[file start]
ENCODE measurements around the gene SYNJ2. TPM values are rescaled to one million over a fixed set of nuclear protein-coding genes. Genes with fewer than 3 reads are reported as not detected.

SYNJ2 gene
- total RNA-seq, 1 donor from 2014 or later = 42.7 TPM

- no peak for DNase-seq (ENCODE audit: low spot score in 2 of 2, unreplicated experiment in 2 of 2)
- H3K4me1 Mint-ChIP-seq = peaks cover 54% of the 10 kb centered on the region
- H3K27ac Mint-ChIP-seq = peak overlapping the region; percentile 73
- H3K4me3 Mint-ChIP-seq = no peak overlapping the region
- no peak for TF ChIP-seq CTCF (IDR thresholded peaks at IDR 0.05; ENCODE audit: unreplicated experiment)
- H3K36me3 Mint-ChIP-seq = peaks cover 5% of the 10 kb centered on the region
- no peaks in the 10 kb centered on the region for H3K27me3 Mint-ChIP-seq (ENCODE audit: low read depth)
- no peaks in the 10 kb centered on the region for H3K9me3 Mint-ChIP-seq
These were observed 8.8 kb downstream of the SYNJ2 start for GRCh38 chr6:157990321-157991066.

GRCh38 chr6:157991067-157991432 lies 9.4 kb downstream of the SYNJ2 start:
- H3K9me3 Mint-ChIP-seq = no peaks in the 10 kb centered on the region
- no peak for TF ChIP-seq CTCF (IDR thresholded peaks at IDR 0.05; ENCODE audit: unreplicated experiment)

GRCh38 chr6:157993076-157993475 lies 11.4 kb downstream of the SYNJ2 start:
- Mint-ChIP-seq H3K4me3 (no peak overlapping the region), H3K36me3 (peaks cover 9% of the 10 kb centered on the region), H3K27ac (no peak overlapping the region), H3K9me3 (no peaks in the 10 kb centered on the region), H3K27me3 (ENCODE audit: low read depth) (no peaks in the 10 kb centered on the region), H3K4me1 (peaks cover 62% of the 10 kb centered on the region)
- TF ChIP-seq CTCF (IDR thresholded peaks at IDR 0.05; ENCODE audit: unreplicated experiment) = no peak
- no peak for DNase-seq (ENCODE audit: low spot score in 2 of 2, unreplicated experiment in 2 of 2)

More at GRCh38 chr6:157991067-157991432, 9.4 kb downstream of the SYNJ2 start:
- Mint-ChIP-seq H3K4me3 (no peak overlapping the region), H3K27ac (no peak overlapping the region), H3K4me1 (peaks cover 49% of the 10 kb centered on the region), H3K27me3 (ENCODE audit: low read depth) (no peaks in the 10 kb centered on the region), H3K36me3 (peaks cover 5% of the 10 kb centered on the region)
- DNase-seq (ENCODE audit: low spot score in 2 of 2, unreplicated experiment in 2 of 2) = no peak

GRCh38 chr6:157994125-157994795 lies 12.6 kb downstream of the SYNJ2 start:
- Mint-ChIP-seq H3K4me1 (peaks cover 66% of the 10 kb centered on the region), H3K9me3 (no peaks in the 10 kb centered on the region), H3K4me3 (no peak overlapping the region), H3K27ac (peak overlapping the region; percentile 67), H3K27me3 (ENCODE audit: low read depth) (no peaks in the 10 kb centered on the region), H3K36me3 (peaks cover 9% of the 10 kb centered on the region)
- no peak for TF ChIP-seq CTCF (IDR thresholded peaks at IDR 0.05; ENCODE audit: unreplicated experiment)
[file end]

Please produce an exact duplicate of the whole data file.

ENCODE measurements around the gene SYNJ2. TPM values are rescaled to one million over a fixed set of nuclear protein-coding genes. Genes with fewer than 3 reads are reported as not detected.

SYNJ2 gene
- total RNA-seq, 1 donor from 2014 or later = 42.7 TPM

- no peak for DNase-seq (ENCODE audit: low spot score in 2 of 2, unreplicated experiment in 2 of 2)
- H3K4me1 Mint-ChIP-seq = peaks cover 54% of the 10 kb centered on the region
- H3K27ac Mint-ChIP-seq = peak overlapping the region; percentile 73
- H3K4me3 Mint-ChIP-seq = no peak overlapping the region
- no peak for TF ChIP-seq CTCF (IDR thresholded peaks at IDR 0.05; ENCODE audit: unreplicated experiment)
- H3K36me3 Mint-ChIP-seq = peaks cover 5% of the 10 kb centered on the region
- no peaks in the 10 kb centered on the region for H3K27me3 Mint-ChIP-seq (ENCODE audit: low read depth)
- no peaks in the 10 kb centered on the region for H3K9me3 Mint-ChIP-seq
These were observed 8.8 kb downstream of the SYNJ2 start for GRCh38 chr6:157990321-157991066.

GRCh38 chr6:157991067-157991432 lies 9.4 kb downstream of the SYNJ2 start:
- H3K9me3 Mint-ChIP-seq = no peaks in the 10 kb centered on the region
- no peak for TF ChIP-seq CTCF (IDR thresholded peaks at IDR 0.05; ENCODE audit: unreplicated experiment)

GRCh38 chr6:157993076-157993475 lies 11.4 kb downstream of the SYNJ2 start:
- Mint-ChIP-seq H3K4me3 (no peak overlapping the region), H3K36me3 (peaks cover 9% of the 10 kb centered on the region), H3K27ac (no peak overlapping the region), H3K9me3 (no peaks in the 10 kb centered on the region), H3K27me3 (ENCODE audit: low read depth) (no peaks in the 10 kb centered on the region), H3K4me1 (peaks cover 62% of the 10 kb centered on the region)
- TF ChIP-seq CTCF (IDR thresholded peaks at IDR 0.05; ENCODE audit: unreplicated experiment) = no peak
- no peak for DNase-seq (ENCODE audit: low spot score in 2 of 2, unreplicated experiment in 2 of 2)

More at GRCh38 chr6:157991067-157991432, 9.4 kb downstream of the SYNJ2 start:
- Mint-ChIP-seq H3K4me3 (no peak overlapping the region), H3K27ac (no peak overlapping the region), H3K4me1 (peaks cover 49% of the 10 kb centered on the region), H3K27me3 (ENCODE audit: low read depth) (no peaks in the 10 kb centered on the region), H3K36me3 (peaks cover 5% of the 10 kb centered on the region)
- DNase-seq (ENCODE audit: low spot score in 2 of 2, unreplicated experiment in 2 of 2) = no peak

GRCh38 chr6:157994125-157994795 lies 12.6 kb downstream of the SYNJ2 start:
- Mint-ChIP-seq H3K4me1 (peaks cover 66% of the 10 kb centered on the region), H3K9me3 (no peaks in the 10 kb centered on the region), H3K4me3 (no peak overlapping the region), H3K27ac (peak overlapping the region; percentile 67), H3K27me3 (ENCODE audit: low read depth) (no peaks in the 10 kb centered on the region), H3K36me3 (peaks cover 9% of the 10 kb centered on the region)
- no peak for TF ChIP-seq CTCF (IDR thresholded peaks at IDR 0.05; ENCODE audit: unreplicated experiment)